The project is developed at the CRG- Comparative Genomics group in Barcelona (the guys who created and maintain the T-COFFEE suite), and is headed by Paolo di Tommaso.

Software for pipeline creation with Python.

We already had the chance to discuss about the importance of reproduciblity in computational research, and to comment some good practices to improve it. As we read the Ten Simple Rules that Sandve and co-workers proposed the last October, we cannot help but underline the importance of pipelines. A correct pipeline- based approach will prevent researchers from potentially harmful manual interventions on data, and to get them to have a correct tracking of their workflow. Pipelines are just perfect to deal with the usually huge bioinformatics tasks, that require a big amount of calculation, and several sorting and filtering steps. Despite the usual controversies about this, we can tell that Python is becoming the prime choice of many bioinformaticians, because of its powerful features, dynamic and populated community, and ease of use. That is why I think it is fair to discuss about a couple of python-based pipeline creation tools.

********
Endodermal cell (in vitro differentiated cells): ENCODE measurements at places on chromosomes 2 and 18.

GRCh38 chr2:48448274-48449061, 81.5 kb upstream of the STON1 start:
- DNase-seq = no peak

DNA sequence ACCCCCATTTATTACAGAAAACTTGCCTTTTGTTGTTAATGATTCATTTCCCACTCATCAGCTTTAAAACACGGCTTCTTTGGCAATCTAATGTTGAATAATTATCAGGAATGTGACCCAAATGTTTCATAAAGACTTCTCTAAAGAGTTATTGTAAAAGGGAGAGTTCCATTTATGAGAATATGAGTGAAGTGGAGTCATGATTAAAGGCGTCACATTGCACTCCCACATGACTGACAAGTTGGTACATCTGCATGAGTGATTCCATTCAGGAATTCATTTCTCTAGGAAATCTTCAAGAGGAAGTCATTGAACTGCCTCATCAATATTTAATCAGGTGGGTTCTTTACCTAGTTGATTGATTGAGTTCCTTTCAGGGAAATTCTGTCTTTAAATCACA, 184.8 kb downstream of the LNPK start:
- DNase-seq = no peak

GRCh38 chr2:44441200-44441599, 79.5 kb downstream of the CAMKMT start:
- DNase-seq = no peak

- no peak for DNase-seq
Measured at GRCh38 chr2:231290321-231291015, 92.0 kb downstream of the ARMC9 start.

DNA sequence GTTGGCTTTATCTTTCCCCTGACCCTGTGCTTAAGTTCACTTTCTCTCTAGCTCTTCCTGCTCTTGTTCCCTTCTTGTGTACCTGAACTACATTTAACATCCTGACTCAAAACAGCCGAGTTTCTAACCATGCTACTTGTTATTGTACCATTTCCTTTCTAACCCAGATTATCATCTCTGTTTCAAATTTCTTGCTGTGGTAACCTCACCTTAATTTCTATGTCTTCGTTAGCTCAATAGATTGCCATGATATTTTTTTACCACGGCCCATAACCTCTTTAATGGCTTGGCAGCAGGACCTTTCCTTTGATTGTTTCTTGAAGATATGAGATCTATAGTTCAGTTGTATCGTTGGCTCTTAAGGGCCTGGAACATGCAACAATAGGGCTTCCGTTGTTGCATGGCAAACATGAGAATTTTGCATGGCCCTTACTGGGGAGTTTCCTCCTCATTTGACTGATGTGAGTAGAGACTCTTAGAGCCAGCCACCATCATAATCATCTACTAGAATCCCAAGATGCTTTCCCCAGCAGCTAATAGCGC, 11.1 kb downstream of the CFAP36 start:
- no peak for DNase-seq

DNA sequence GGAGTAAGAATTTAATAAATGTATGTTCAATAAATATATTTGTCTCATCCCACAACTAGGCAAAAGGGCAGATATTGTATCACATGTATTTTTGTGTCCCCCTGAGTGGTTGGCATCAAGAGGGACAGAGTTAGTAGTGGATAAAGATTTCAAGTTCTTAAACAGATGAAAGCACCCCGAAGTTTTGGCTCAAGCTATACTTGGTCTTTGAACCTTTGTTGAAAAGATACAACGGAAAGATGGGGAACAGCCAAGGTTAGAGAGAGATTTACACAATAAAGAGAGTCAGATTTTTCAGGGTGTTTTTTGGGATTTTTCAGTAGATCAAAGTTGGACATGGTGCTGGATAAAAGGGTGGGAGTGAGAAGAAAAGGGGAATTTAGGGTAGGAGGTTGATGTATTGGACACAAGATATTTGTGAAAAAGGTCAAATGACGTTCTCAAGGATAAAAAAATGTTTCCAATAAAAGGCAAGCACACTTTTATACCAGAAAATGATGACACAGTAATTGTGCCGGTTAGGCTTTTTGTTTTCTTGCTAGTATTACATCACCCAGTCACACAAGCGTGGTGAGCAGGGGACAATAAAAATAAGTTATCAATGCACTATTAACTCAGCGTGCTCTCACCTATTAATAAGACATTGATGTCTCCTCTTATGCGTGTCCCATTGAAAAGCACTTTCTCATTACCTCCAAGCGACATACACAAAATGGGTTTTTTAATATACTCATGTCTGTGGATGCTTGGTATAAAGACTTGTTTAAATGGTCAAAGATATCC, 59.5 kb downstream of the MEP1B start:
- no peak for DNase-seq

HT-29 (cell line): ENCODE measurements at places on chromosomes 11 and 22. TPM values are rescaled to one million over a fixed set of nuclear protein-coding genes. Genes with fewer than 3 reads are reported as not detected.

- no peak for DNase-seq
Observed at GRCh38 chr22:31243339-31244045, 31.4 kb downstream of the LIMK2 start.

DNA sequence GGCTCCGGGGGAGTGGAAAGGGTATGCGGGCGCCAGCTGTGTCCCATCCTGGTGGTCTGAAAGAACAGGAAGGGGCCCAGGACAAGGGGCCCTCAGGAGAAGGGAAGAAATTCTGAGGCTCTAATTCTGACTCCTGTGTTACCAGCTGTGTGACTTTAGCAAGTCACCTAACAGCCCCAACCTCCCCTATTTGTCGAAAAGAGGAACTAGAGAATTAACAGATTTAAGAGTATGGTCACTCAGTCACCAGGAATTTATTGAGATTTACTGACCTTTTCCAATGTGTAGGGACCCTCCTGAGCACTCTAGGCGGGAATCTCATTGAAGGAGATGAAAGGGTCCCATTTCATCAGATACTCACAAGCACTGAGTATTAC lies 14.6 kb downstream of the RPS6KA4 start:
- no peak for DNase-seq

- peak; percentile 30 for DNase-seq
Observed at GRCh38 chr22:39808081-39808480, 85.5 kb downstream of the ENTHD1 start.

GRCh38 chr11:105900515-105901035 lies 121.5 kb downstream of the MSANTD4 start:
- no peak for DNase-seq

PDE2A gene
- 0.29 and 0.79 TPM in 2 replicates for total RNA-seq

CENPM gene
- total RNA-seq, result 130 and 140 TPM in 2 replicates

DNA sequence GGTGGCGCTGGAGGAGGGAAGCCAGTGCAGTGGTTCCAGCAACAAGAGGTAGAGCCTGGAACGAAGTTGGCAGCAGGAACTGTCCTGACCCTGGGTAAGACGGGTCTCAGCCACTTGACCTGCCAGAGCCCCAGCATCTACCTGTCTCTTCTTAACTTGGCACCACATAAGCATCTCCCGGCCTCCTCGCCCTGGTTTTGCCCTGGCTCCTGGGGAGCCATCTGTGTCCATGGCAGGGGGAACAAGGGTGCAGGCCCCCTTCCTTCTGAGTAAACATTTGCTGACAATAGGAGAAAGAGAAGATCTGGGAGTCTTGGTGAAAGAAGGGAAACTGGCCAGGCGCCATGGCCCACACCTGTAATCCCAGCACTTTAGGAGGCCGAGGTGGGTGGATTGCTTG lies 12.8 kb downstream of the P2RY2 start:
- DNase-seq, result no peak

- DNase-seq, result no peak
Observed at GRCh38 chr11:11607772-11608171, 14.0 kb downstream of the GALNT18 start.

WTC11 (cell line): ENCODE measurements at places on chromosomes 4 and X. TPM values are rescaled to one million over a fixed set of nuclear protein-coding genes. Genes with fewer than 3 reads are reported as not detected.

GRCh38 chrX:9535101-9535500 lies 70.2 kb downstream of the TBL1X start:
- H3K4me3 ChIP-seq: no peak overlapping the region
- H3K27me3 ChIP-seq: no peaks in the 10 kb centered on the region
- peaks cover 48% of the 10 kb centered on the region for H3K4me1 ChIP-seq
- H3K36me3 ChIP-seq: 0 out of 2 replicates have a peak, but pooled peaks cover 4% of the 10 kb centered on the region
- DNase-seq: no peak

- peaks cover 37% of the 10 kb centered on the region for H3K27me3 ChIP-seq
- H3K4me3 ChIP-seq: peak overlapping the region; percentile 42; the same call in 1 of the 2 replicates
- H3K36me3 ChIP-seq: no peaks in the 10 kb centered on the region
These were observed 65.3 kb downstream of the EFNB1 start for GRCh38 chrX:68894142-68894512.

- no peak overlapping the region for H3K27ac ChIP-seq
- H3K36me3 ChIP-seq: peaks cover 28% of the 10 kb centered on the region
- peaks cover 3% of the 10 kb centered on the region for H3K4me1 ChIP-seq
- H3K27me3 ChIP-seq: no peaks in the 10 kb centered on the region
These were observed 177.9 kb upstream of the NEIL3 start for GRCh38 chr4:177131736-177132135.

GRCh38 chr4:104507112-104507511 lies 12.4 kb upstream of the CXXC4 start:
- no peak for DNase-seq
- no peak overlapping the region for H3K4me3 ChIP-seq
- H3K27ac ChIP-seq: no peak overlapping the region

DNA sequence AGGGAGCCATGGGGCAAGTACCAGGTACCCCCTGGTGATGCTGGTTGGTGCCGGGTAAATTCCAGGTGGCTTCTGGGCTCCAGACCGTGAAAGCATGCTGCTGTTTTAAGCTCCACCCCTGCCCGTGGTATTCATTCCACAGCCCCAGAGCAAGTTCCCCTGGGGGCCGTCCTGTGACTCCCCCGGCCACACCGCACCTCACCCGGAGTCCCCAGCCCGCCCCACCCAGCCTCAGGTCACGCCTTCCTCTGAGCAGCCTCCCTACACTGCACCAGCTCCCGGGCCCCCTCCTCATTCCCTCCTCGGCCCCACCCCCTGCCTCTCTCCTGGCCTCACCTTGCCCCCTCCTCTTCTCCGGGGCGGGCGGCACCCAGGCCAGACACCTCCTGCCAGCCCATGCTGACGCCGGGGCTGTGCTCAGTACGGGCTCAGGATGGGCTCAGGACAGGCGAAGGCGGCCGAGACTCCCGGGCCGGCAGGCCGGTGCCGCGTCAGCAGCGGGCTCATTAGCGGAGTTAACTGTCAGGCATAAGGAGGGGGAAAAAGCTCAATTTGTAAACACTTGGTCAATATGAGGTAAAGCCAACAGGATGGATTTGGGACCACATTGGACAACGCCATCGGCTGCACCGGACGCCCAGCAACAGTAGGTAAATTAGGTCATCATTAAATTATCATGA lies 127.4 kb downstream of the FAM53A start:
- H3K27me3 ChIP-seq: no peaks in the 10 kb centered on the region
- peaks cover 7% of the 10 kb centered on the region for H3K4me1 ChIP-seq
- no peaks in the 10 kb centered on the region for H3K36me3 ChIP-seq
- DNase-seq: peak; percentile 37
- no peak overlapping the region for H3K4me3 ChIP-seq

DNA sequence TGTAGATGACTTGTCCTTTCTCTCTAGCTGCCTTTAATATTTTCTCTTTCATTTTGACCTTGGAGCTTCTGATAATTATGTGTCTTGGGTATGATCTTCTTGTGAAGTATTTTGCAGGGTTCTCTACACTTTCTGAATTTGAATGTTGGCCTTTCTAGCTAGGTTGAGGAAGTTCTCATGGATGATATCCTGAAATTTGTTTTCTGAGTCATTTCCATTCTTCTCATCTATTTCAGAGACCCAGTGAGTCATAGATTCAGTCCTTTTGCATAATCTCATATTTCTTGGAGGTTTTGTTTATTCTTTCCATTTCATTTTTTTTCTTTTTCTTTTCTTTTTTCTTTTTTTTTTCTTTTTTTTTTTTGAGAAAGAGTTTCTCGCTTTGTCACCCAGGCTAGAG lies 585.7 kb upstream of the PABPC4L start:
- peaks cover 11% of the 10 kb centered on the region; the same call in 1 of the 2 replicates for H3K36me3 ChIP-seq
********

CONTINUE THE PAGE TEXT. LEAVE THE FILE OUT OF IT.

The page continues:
The first point, is to take stock of which main features we should ask to a python pipeline creation tool. Of course, anyone will appreciate a lightweight system for obvious reasons, and things like a simple syntax, scalability and the possibility to manage complex workflows with ease will be very welcome. Another aspect I want to mention, is the possibility to include previously created code into a pipeline system. There are two main reasons for this. First, functions and classes may be re-used in different projects, and having a pipeline system working as a “wrapper” around your code may ease this. Second, many python beginners are not really oriented to the pipeline-philosophy, as python works great with a module-based approach (even if  not exclusively).